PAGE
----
George Gordon was a British Army officer and administrator. He saw action in the Crimean War as an officer in the British Army. However, he made his military reputation in China, where he was placed in command of the “Ever Victorious Army,” a force of Chinese soldiers led by European officers.
In the early 1860s, Gordon and his men were instrumental in putting down the Taiping Rebellion, regularly defeating much larger forces.
He entered the service of the Khedive of Egypt in 1873 and later became the Governor-General of the Sudan, where he did much to suppress revolts and the local slave trade. In 1880, he resigned and returned to Europe.
A serious revolt then broke out in the Sudan, led by a Muslim religious leader and self-proclaimed Mahdi, Muhammad Ahmad. In early 1884 Gordon was sent to Khartoum with instructions to secure the evacuation of loyal soldiers and civilians and to depart with them. In defiance of those instructions, after evacuating about 2,500 civilians he retained a smaller group of soldiers and non-military men. In the buildup to battle, the two leaders corresponded, each attempting to convert the other to his faith, but neither would accede.
Besieged by the Mahdi’s forces, Gordon organised a citywide defence lasting almost a year that gained him the admiration of the British public, but not of the government, which had wished him not to become entrenched. Only when public pressure to act had become irresistible did the government, with reluctance, send a relief force. It arrived two days after the city had fallen and Gordon had been killed.
Gordon was born in 1833 in London.
The men of the Gordon family had served as officers in the British Army for four generations, and as a son of a general, Gordon was brought up to be the fifth generation; the possibility that Gordon would pursue anything other than a military career seems never to have been considered by his parents. All of Gordon’s brothers also became Army officers.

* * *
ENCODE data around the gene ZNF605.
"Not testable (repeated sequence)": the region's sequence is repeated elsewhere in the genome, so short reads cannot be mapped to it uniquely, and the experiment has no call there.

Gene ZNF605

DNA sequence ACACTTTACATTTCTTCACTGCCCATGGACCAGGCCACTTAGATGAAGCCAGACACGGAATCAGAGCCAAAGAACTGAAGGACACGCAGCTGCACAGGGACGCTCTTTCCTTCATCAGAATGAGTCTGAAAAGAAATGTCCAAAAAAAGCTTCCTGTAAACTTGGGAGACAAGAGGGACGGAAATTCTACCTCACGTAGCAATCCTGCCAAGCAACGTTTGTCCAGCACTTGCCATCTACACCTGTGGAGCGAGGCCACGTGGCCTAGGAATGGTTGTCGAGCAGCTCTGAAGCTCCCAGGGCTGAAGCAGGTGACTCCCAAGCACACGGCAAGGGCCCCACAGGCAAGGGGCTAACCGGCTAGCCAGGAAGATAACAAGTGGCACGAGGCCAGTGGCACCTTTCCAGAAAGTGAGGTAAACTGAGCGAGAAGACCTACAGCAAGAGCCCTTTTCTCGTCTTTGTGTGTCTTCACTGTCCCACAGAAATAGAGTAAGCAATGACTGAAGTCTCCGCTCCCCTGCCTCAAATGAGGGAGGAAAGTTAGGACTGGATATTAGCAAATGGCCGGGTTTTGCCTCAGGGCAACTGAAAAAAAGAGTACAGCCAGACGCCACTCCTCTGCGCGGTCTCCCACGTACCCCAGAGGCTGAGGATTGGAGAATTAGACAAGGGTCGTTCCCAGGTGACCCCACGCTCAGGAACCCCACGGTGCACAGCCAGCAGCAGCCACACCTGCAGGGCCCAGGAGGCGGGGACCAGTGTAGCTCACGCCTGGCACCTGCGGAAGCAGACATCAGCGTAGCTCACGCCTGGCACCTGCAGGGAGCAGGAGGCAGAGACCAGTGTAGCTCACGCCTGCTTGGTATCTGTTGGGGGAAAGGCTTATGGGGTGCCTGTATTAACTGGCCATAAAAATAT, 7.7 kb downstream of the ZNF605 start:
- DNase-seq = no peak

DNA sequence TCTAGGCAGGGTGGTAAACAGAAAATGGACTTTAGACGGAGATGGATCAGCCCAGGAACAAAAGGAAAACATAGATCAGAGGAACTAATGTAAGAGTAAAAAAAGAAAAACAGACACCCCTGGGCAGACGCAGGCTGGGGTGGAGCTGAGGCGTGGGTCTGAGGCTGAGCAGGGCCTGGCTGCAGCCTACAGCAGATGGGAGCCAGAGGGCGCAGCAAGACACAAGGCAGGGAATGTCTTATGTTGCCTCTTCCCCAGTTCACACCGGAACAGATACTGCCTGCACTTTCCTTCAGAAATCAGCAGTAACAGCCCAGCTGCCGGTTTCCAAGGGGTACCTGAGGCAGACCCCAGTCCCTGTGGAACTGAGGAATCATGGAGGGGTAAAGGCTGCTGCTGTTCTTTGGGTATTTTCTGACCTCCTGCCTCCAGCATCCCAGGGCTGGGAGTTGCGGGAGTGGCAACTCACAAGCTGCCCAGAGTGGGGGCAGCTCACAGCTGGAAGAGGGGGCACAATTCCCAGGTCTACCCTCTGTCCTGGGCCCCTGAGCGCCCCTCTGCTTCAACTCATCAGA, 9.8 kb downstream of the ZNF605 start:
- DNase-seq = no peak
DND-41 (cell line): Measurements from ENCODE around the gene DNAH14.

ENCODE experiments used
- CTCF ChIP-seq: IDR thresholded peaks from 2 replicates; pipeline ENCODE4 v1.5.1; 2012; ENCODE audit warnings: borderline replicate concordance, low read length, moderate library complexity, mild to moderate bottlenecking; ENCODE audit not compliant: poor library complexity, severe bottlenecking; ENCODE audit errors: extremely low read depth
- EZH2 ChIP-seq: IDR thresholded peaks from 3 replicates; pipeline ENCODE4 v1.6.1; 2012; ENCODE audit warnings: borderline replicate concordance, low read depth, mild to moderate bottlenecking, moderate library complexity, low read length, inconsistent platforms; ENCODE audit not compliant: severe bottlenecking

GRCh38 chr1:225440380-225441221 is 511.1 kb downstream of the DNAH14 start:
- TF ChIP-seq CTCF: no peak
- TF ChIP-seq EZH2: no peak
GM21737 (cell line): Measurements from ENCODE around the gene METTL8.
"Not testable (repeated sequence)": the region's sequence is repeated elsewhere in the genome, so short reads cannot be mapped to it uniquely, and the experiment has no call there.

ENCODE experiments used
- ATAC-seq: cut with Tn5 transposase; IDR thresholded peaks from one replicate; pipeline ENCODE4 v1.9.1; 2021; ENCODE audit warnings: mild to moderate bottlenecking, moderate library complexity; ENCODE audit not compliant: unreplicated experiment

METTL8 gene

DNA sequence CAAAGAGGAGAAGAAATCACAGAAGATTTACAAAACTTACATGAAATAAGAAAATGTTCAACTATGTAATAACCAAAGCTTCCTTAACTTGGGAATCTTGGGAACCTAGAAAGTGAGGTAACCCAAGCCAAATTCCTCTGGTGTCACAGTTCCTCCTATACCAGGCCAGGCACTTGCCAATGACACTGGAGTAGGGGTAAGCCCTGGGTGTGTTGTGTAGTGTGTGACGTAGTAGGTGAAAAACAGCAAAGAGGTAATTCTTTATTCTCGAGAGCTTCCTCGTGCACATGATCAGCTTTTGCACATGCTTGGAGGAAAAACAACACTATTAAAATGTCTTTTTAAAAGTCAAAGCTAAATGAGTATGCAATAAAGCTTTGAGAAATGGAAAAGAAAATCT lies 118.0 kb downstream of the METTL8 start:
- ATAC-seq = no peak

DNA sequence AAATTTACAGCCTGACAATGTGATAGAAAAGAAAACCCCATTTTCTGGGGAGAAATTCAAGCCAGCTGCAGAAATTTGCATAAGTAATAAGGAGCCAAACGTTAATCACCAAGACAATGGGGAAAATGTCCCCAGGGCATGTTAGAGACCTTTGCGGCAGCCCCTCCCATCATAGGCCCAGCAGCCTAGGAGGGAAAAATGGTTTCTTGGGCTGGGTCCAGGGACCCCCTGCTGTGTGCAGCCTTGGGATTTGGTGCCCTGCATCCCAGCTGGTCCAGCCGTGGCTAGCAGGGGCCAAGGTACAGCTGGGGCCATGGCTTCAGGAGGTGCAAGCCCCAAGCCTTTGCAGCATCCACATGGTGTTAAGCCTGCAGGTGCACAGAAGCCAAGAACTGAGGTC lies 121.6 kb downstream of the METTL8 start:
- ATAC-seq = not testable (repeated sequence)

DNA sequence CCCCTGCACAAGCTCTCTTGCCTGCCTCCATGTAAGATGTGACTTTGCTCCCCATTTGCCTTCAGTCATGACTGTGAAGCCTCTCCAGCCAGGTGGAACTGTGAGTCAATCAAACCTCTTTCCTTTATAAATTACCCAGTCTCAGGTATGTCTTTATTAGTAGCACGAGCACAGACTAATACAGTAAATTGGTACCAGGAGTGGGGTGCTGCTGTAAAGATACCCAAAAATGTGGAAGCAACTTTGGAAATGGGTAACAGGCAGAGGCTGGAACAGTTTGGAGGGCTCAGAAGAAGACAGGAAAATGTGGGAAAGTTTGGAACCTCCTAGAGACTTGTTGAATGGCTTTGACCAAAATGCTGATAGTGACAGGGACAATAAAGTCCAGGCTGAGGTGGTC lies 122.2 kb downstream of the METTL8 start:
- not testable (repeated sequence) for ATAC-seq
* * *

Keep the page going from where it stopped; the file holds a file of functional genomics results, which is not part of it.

He was educated at Fullands School in Taunton, Taunton School, and the Royal Military Academy, Woolwich.
He was commissioned a second lieutenant in the Royal Engineers on 23 June 1852.
A man of medium stature, with striking blue eyes, the charismatic Gordon had the ability to inspire men to follow him anywhere.
After returning from China, Gordon made his home in Gravesend where he devoted himself to charity work – particularly focused on young boys from underprivileged families.
It seems to have been assumed by contemporaries that Gordon was a gay man, and there was speculation that his interest in the boys was sexual.
A number of the boys that he befriended lived with him in his house, and he was known to have a fondness for handsome young men.
Gordon was killed in 1885 while defending the besieged city of Khartoum. The nature of his death led Gordon to be considered as a kind of martyr – a British Christian soldier defending a city against an Islamic attacker.
Funds were raised to create a permanent memorial to Gordon – this became the Gordon Boys Home in Woking. Numerous statues were also erected.